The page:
Drinking coffee after exercise
may provide benefit

Post-exercise Caffeine Helps Muscles Refuel

July 02, 2008
by Lynn Shapiro, Writer
The recipe to recover more quickly from exercise might be: finish workout, eat pasta and wash down with five or six cups of strong coffee, according to a new study published by The American Physiological Society. This is because glycogen, the muscle's primary fuel source during exercise, is replenished more rapidly when athletes ingest both carbohydrates and caffeine following exhaustive exercise, researchers have found.

Those athletes who ingested caffeine with carbohydrate had 66% more glycogen in their muscles four hours after finishing intense, glycogen-depleting exercise, compared to when they consumed carbohydrates alone.

It has already been established that consuming carbohydrates and caffeine prior to and during exercise improves a variety of athletic performances. This is the first study to show that caffeine combined with carbohydrates following exercise can help refuel the muscle faster.

"If you have 66 percent more fuel for the next day's training or competition, there is absolutely no question you will go father or faster," said John A Hawley, a researcher at the Royal Melbourne Institute of Technology University in Victoria, Australia and the study's senior author.

Caffeine is present in common foods and beverages, including coffee, tea, chocolate and cola drinks, he notes.

The study was conducted on seven well-trained endurance cyclists who participated in four sessions. The participants first rode a cycle ergometer until exhaustion and then consumed a low-carbohydrate dinner before going home. This exercise bout was designed to reduce the athletes' muscle glycogen stores prior to the experimental trial the next day.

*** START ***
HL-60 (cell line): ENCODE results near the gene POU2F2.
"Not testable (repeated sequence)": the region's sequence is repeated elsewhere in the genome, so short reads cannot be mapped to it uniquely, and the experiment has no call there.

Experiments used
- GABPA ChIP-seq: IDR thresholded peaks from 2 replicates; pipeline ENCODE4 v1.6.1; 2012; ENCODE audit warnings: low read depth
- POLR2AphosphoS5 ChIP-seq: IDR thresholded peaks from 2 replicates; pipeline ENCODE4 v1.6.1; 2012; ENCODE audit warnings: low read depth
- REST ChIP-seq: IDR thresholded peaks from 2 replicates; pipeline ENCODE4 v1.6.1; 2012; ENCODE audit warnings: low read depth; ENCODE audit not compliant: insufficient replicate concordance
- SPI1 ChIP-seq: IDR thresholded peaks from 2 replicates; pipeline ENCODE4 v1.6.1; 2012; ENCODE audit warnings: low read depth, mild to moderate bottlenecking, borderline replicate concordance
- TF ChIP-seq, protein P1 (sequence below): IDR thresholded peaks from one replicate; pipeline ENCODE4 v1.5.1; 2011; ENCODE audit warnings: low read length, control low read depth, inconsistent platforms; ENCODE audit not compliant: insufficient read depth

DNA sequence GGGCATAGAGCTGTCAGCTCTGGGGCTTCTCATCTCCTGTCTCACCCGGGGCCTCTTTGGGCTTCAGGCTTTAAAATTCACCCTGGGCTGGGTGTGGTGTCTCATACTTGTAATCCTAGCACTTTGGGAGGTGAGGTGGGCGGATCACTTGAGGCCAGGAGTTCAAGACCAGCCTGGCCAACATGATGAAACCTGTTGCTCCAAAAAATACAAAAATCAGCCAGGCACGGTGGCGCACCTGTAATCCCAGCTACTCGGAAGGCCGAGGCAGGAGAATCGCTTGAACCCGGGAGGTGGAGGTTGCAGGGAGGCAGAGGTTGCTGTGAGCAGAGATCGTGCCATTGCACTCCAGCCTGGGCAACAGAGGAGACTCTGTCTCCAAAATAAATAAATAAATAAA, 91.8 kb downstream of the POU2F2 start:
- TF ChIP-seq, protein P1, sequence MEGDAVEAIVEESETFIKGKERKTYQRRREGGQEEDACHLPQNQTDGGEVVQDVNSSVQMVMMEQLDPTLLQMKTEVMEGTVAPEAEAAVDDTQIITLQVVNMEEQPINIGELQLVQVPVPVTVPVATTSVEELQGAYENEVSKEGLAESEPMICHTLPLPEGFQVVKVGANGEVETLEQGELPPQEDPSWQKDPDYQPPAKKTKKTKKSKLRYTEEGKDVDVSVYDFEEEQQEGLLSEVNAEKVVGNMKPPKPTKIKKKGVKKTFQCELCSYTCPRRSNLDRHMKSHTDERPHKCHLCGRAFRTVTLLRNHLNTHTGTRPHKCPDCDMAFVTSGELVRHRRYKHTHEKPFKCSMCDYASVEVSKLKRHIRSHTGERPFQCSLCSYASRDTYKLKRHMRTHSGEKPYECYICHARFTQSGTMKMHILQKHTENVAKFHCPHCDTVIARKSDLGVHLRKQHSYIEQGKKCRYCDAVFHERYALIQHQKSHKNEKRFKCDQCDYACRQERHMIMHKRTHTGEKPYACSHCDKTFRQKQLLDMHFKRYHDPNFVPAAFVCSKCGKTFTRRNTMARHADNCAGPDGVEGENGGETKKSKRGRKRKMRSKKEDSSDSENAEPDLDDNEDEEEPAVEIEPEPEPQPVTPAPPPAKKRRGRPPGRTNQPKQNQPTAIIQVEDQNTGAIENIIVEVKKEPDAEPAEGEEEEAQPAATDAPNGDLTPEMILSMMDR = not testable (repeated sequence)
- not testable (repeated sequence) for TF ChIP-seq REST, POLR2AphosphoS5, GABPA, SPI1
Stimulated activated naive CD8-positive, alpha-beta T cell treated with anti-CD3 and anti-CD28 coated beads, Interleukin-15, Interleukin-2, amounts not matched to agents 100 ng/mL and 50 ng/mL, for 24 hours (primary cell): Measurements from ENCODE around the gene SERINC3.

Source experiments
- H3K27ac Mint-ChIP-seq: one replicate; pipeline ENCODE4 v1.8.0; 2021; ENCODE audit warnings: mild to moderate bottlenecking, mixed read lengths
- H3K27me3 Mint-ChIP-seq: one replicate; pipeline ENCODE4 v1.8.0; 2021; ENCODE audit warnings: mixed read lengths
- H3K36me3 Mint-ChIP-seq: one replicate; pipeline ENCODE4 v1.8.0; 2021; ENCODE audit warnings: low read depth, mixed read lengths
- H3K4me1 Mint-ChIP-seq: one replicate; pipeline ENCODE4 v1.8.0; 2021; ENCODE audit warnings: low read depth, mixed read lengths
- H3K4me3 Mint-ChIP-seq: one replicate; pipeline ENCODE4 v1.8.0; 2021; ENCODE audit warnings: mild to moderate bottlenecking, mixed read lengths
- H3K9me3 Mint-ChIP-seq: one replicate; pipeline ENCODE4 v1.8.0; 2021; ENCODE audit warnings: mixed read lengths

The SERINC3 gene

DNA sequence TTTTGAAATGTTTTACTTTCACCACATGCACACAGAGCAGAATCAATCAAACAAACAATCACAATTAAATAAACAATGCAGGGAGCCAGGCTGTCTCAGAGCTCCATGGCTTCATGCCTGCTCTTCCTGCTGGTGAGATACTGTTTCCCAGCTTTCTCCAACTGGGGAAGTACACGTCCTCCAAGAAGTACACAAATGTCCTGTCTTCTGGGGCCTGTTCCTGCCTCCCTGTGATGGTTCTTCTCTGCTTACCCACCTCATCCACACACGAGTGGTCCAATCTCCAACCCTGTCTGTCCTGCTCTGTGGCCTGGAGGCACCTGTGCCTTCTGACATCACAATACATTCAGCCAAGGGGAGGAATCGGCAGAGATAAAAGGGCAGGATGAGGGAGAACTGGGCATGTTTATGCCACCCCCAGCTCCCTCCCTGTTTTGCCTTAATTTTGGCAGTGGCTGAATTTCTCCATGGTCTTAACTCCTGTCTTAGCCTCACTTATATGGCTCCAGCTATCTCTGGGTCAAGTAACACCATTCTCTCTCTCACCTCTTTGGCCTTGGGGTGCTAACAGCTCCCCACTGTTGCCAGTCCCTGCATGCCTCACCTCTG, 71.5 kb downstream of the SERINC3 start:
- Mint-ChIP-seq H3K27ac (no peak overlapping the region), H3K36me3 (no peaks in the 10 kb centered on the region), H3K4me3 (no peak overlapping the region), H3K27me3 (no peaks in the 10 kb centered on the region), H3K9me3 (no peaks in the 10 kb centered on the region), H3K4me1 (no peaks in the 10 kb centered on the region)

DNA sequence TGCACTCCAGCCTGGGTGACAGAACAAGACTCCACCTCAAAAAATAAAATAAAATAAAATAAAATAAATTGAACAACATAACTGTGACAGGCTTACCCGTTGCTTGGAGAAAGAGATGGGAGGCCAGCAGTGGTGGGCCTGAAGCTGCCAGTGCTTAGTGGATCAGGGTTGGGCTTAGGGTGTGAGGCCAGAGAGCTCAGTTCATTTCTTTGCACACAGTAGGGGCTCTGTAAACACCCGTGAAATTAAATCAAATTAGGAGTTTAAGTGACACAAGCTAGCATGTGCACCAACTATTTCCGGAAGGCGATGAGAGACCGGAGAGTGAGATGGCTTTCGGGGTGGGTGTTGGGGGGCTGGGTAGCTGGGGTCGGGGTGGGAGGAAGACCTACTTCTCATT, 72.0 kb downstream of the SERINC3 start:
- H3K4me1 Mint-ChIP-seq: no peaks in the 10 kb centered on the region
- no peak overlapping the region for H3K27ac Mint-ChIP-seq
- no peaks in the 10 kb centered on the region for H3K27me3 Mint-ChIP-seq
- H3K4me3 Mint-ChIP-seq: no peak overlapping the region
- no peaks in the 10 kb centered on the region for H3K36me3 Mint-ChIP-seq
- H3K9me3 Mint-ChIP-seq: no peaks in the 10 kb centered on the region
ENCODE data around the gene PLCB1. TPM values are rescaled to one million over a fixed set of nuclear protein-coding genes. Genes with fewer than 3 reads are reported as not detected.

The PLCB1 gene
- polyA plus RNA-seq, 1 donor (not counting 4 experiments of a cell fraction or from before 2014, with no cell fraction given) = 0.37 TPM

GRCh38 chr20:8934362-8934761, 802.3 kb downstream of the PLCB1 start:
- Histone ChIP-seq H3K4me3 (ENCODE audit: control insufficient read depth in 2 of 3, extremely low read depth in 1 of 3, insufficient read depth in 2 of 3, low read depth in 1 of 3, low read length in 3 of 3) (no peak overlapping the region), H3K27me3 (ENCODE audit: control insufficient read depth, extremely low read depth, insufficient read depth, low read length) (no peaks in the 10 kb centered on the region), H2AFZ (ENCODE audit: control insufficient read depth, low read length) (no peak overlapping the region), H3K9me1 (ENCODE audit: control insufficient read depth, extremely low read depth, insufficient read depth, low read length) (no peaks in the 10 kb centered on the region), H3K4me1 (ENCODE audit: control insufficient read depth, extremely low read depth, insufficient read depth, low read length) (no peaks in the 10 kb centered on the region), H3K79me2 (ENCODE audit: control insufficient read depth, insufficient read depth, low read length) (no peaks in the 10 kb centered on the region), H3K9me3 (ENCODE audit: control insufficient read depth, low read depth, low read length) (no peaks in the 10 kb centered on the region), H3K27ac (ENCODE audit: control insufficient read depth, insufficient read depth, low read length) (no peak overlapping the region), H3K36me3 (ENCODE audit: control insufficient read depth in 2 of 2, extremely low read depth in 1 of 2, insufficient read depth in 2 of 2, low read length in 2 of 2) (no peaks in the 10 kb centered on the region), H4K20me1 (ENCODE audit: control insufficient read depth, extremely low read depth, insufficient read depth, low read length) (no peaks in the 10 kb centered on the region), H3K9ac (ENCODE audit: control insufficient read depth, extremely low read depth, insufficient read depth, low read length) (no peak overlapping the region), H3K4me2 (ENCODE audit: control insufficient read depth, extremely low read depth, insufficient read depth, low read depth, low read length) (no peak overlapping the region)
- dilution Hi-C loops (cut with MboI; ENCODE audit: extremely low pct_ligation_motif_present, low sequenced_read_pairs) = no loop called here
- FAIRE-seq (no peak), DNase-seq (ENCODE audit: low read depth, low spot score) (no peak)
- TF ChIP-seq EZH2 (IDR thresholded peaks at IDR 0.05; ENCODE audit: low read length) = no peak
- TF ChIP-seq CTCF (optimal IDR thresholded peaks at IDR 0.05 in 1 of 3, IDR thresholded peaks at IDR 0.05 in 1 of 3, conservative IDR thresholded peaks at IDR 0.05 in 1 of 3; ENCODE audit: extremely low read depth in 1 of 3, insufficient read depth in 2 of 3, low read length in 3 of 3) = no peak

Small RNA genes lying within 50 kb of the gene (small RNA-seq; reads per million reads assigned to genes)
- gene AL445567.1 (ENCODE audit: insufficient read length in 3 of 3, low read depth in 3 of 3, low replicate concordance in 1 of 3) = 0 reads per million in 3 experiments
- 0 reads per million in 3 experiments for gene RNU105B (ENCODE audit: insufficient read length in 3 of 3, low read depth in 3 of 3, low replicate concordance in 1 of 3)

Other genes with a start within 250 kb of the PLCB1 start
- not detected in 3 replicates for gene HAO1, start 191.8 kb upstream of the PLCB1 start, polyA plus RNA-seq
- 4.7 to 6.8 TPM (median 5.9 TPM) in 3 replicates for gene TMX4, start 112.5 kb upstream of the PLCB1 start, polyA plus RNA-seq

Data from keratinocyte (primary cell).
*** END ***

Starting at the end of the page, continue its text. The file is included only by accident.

The athletes did not eat again until they returned to the lab the next day for the second session when they again cycled until exhaustion. They ingested a drink that contained carbohydrate alone or carbohydrate plus caffeine and rested in the lab for four hours.

During this post-exercise rest time, the researchers took several muscle biopsies and multiple blood samples to measure the amount of glycogen being replenished in the muscle, along with the concentrations of glucose-regulating metabolites and hormones in the blood, including glucose and insulin.

The entire two-session process was repeated 7 to 10 days later. The only difference was that this time, the athletes drank the beverage that they had not consumed in the previous trial. That is, if they drank the carbohydrate alone in the first trial, they drank the carb plus caffeine in the second trial and vice versa.

The drinks looked, smelled and tasted the same and both contained the same amount of carbohydrate. Neither the researchers nor the cyclists knew which regimen they were receiving.

The researchers found the following:
-One hour after exercise, muscle glycogen levels had replenished to the same extent whether or not the athlete had the drink containing carbohydrate and caffeine or carbohydrate only.
-Four hours after exercise, the drink containing caffeine resulted in 66 percent higher glycogen levels compared to the carbohydrate-only drink.
-Throughout the four-hour recovery period, the caffeinated drink resulted in higher levels of blood glucose and plasma insulin.
-Several signaling proteins believed to play a role in glucose transport into the muscle were elevated to a greater extent after the athletes ingested the carbohydrate-plus-caffeine drink.

Dr. Hawley said it is not yet clear how caffeine aids in facilitating glucose uptake from the blood into the muscles. However, the higher circulating blood glucose and insulin levels were likely to be a factor. In addition, caffeine may increase the activity of several signaling enzymes, including the calcium-dependent protein kinase and protein kinase B, which have roles in muscle glucose uptake during and after exercise.

Lower Dose is the Next Step

In this study, researchers used a high dose of caffeine. However, because caffeine can have potentially negative effects, such as disturbing sleep or causing jitters, the next step is to determine whether smaller doses could accomplish the same goal.

Dr. Hawley pointed out that caffeine ingestion affects each individual differently so athletes who want to incorporate caffeine into their workouts should experiment during training sessions well in advance of an important competition to find out what works for them.